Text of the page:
“The COVID-19 pandemic has kept many of us at home more often this year, so this year’s Fire Prevention Week of Serving Up Safety in the Kitchen is extremely relevant,” said D’Agostino, noting that smoke alarms are crucial for fire prevention.

The fire department has issued the following kitchen safety tips:

The department is celebrating Fire Prevention Week a little differently this year, serving up safety tips by producing their own video on kitchen safety. D’Agostino says the

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JBLM serves up fire safety in the kitchen | Article

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By Edward Chavez, Joint Base Lewis-McChord Fire PreventionOctober 5, 2020

JOINT BASE LEWIS-MCCHORD, Wash. – The Joint Base Lewis-McChord Fire Prevention Office, in conjunction with the National Fire Protection Association, is celebrating National Fire Prevention Week Oct. 4-10. The theme this year is “Serve Up Fire Safety in the Kitchen.”According to NFPA, cooking is the leading cause of home fires and home fire injuries in the United States. Almost half (44%) of all reported home fires start in the kitchen. Two-thirds (66%) of home cooking fires start with the ignition of food and/or other cooking materials.“We know cooking fires can be prevented,” said Lorraine Carli, NFPA’s vice-president of outreach and advocacy. “Staying in the kitchen, using a timer and avoiding distractions such as electronics or TV are steps everyone can take to keep families safe in their homes.”The JBLM Fire Prevention Office believes the most important action you can

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Fire Prevention Week, “serve up fire safety in the kitchen”

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This week is Fire Prevention Week, and this year’s campaign slogan is “serve up fire safety in the kitchen.”

The Kern County Fire Department is teaming up with the National Fire Protection Association (NFPA), the official sponsor of Fire Prevention Week for more than 90 years.

The campaign aims to educate everyone about simple but important actions they can take to keep themselves and those around them safe.

And according to NFPA cooking is the leading cause of home fires and home fire injuries in the U.S.

KCFD wants to encourage all residents to embrace the 2020 Fire Prevention Week theme.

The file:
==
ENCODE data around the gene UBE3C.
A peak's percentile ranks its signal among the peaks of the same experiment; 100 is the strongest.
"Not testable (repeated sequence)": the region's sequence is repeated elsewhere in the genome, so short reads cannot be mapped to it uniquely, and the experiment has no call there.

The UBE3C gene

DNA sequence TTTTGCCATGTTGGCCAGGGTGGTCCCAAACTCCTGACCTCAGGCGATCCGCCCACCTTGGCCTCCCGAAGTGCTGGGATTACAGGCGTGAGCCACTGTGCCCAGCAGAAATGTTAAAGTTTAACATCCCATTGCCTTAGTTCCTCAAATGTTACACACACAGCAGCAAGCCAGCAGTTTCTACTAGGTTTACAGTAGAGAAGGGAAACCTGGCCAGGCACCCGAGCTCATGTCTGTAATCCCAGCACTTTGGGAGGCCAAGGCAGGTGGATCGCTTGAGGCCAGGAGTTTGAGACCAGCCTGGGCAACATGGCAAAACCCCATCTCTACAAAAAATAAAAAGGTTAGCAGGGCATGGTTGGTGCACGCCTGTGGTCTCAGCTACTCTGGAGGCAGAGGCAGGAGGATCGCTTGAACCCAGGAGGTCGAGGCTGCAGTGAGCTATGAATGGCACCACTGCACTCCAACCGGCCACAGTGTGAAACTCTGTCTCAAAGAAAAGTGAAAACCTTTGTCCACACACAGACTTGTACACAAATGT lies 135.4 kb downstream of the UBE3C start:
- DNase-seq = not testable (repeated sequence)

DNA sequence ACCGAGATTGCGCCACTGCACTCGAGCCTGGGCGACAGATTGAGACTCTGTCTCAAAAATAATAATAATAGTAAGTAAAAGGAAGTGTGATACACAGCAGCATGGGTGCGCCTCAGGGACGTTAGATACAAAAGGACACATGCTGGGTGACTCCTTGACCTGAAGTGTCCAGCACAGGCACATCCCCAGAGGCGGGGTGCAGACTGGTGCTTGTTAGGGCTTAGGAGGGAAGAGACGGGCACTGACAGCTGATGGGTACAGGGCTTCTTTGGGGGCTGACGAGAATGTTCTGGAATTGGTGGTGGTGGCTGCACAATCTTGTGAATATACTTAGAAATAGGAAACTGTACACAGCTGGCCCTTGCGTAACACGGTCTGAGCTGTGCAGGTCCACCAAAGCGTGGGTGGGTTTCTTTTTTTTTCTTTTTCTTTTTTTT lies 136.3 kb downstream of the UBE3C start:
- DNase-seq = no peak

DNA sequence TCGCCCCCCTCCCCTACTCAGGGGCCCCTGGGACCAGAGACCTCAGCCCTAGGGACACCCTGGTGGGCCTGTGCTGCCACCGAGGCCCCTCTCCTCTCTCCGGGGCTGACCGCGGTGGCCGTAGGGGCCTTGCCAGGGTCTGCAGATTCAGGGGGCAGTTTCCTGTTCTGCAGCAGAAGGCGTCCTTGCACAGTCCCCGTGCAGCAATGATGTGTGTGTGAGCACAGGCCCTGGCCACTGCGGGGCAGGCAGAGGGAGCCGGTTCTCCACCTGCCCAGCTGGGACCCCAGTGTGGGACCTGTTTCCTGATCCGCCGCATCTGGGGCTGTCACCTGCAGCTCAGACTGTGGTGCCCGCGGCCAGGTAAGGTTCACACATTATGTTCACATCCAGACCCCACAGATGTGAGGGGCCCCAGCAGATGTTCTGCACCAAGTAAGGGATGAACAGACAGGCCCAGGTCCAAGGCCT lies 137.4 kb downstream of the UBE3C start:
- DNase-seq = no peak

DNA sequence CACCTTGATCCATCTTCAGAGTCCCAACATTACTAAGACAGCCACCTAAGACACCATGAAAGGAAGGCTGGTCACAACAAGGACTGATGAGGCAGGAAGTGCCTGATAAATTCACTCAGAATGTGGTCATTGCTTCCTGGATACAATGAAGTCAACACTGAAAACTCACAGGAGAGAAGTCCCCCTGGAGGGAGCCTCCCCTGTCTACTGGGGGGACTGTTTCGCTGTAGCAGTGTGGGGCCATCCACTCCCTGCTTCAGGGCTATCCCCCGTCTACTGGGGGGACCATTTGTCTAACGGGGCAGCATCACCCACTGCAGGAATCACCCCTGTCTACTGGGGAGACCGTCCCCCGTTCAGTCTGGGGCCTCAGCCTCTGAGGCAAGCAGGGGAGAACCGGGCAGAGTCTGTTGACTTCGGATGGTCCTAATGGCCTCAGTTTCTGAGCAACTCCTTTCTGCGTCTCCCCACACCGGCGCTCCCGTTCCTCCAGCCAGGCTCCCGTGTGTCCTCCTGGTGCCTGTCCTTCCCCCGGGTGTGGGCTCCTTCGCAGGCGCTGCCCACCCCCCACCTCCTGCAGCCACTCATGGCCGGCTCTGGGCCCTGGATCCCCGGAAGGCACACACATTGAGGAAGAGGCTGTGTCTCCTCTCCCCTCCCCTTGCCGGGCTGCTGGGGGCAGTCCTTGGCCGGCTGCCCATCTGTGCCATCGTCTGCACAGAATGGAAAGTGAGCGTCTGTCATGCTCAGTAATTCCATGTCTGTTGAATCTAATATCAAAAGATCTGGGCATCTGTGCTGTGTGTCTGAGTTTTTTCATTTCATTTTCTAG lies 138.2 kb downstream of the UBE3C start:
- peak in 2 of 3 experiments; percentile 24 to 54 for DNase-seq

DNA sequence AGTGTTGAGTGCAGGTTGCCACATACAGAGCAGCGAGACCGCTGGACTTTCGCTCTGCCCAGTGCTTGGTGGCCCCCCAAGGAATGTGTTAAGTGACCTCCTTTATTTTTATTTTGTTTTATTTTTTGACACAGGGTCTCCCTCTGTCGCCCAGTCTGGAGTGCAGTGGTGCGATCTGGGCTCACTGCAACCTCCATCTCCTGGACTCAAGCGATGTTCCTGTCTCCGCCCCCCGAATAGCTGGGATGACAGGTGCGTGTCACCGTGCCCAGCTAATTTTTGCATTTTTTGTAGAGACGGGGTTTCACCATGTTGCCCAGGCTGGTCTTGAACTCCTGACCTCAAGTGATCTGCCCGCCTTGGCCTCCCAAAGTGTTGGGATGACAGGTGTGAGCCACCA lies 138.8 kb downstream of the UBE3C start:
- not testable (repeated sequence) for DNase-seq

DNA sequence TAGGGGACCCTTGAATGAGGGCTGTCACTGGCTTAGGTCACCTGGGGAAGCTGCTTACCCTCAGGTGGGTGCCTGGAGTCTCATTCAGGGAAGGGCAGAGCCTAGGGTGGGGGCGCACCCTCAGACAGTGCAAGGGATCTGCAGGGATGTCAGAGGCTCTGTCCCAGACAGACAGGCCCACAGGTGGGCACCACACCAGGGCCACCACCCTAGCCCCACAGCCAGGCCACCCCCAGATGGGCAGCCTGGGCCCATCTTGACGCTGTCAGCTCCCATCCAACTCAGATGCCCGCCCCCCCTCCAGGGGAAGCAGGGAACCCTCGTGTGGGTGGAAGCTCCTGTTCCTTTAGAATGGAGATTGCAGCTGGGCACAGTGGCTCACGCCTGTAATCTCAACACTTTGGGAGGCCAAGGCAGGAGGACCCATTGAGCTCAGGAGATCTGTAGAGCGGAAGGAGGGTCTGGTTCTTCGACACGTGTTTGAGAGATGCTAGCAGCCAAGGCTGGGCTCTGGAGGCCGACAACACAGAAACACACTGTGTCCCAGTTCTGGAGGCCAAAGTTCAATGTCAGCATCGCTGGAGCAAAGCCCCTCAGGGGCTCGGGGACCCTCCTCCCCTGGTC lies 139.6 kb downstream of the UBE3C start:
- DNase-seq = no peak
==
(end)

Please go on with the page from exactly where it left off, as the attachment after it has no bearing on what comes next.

Safety tips to avoid starting a fire:

  • Never leave cooking food unattended.
  • Stay in the kitchen while you are frying, grilling, or boiling. If you have to leave, even for a short time, turn off the stove.
  • If you are simmering, baking, roasting, or boiling food, check it regularly,
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“Cook Like a Firefighter” competition raises awareness about kitchen fire safety

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Fire departments across Arizona come together to raise money for the Arizona Burn Foundation.

PHOENIX — Firefighters across Arizona are pulling out all the stops for a big cook-off competition called “Cook Like a Firefighter.”

It’s not just about culinary skills, it’s to raise awareness about kitchen fire safety.

“We invited all of the fire departments across the state of Arizona,” said Mik Milem, Chief Operations Officer at the Arizona Burn Foundation, an organization working to help burn survivors and their families and raise awareness about fire safety.

While a lot of their regular community events are on hold due to COVID-19, they decided to improvise.

“We came up with this idea of doing a ‘cook like a firefighter’ competition,” he said.

The competition, a fun and mouth-watering way to get the community involved and educated on kitchen fire safety, shows support for the state

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Honolulu Fire Department Chief Manuel Neves gives kitchen safety tips for fire prevention week

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Mahalo for supporting Honolulu Star-Advertiser. Enjoy this free story!

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Serve up fire safety in the kitchen

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The Scarborough Fire Department is teaming up with the National Fire Protection Association (NFPA), the official sponsor of Fire Prevention Week for more than 90 years, to promote this year’s Fire Prevention Week campaign, “Serve Up Fire Safety in the Kitchen!” The campaign is designed to educate everyone about simple but important actions they can take to keep themselves and those around them safe.

According to the NFPA, cooking is the leading cause of home fires and home fire injuries in the United States. Almost half (44 percent) of reported home fires started in the kitchen. Two-thirds (66 percent) of home cooking fires start with the ignition of food or other cooking materials.

The Scarborough Fire Department encourages all residents to embrace the 2020 Fire Prevention Week theme. The most important step you should take before making a meal is to Serve Up Fire Safety in the Kitchen!  A cooking